- A trading strategy that goes long in stocks that are in the highest tercile of UGR and short stocks with no government receivables, and equally weights stocks within the long and short portfolios, achieves an annualized Sharpe ratio of 1.27. Its alpha ranges from 5.4% to 7.1% per year depending on the factor model used and is highly statistically significantly different from zero;
- A more easily implementable market-cap-weighted version of this trading strategy achieves an annualized Sharpe ratio of 0.82, with alphas ranging from 4.3% to 4.6% per year;
- To further account for the ease of implementation, a version of the market-cap-weighted UGR trading strategy implemented only among the Russell 1,000 universe achieves an almost indistinguishable performance relative to the same strategy implemented in the full universe of publicly traded stocks noted above;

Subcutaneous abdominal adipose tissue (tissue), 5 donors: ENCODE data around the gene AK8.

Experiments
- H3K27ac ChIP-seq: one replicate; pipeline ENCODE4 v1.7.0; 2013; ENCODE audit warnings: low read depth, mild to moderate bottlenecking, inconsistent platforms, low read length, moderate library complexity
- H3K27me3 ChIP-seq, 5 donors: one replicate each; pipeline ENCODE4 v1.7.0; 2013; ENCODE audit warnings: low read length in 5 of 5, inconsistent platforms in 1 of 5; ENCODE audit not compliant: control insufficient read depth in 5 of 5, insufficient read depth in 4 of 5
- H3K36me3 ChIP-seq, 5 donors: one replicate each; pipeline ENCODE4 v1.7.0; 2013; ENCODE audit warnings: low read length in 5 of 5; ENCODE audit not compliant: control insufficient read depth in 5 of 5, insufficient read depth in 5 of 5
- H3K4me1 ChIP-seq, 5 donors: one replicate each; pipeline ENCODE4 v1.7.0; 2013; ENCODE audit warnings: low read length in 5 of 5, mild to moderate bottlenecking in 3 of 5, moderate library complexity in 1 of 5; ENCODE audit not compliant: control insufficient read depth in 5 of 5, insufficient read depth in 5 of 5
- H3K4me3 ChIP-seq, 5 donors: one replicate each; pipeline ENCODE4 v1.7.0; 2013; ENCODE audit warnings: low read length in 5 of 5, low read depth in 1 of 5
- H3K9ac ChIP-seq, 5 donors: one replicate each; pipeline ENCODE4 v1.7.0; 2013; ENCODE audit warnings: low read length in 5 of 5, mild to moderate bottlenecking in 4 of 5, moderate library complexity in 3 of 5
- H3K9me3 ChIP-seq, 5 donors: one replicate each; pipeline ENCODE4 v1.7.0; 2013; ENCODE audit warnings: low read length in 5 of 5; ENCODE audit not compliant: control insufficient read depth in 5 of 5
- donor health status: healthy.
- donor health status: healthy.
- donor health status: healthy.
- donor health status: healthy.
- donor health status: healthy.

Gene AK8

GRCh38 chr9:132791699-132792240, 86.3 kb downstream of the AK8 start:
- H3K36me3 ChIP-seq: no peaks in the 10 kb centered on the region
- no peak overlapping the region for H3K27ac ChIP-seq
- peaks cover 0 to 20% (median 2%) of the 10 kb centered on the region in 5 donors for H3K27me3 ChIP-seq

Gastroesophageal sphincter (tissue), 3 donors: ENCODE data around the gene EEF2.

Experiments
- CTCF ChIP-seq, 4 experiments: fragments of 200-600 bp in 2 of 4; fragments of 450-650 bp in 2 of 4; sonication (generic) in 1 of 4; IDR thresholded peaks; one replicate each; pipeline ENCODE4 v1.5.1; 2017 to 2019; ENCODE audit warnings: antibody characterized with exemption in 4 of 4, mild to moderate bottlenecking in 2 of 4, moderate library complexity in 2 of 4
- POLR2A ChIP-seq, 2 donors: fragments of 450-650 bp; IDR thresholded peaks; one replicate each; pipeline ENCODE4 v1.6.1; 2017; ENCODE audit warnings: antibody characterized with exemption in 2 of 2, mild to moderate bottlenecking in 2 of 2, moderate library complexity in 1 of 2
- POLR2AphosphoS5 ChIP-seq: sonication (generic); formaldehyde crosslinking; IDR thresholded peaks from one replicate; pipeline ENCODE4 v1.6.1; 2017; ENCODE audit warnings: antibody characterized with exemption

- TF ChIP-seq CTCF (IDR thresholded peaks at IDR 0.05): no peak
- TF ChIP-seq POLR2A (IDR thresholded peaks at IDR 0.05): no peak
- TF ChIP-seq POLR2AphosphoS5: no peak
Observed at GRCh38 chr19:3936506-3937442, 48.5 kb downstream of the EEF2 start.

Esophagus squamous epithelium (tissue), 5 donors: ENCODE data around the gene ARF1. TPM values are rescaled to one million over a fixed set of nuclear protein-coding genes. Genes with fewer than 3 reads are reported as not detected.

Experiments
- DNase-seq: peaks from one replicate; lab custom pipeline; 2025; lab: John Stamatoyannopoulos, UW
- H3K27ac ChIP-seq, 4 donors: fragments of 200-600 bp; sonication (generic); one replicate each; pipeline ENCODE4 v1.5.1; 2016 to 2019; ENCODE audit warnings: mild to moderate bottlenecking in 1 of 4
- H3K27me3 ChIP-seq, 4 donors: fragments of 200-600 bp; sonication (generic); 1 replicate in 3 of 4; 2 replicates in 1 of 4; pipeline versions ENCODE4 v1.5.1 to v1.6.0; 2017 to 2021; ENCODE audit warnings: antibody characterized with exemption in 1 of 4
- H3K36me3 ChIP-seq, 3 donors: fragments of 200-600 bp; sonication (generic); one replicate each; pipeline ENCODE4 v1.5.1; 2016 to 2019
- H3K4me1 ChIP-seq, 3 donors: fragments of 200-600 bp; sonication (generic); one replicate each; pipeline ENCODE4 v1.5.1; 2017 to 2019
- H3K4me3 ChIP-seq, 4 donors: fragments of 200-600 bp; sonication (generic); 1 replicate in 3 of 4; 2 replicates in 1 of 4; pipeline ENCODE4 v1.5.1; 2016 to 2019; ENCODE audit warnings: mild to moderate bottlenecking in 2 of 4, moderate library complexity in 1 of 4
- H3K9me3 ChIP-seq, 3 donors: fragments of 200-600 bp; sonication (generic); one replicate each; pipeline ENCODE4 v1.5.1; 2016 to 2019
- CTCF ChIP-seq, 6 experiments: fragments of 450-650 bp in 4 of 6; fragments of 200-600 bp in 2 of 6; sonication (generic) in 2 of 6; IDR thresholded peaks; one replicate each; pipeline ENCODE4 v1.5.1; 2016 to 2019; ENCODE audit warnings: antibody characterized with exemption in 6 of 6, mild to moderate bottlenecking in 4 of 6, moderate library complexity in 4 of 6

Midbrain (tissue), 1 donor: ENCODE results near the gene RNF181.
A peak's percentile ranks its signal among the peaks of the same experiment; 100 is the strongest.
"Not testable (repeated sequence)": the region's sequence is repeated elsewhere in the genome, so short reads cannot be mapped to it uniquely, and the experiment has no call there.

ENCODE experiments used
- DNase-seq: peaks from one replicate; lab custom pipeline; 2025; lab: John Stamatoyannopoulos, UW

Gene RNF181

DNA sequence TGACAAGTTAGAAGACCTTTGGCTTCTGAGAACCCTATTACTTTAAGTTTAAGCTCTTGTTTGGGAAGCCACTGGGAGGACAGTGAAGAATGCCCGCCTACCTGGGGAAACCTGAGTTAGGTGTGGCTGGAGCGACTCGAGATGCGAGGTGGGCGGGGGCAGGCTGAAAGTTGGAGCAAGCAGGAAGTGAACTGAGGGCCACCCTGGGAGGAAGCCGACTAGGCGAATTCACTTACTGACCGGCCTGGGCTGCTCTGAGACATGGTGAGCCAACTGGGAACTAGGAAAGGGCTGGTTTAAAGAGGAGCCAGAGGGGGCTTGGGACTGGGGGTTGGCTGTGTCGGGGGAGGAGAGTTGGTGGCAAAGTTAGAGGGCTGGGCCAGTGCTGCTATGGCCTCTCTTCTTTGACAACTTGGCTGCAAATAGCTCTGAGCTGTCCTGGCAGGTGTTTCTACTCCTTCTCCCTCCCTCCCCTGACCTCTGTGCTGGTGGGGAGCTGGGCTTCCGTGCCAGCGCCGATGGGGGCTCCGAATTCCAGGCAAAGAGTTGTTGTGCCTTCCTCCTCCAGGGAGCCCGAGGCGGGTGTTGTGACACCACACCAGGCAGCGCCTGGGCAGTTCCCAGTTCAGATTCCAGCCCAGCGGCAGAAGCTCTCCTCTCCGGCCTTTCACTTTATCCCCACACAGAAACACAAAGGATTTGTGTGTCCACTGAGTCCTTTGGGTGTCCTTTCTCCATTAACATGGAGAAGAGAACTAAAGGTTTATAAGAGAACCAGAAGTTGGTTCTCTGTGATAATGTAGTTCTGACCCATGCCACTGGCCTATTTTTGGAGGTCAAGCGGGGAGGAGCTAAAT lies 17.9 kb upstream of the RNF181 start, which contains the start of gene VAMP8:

- Finally, we also backtest a strategy that is trivial to implement—one that goes long a market-cap-weighted portfolio of about 100 stocks on average that is in the top tercile of UGR among Russell 1000 stocks, and shorts the total market (e.g., a market ETF). This strategy yields an annualized Sharpe ratio of 0.77, and its alphas range from 3.4% to 4.1% per year;
- A version of this strategy in which the signal is updated daily instead of monthly achieves similar performance. Moreover, the results seem to be long-lasting—it takes up to seven months until the alpha becomes insignificant.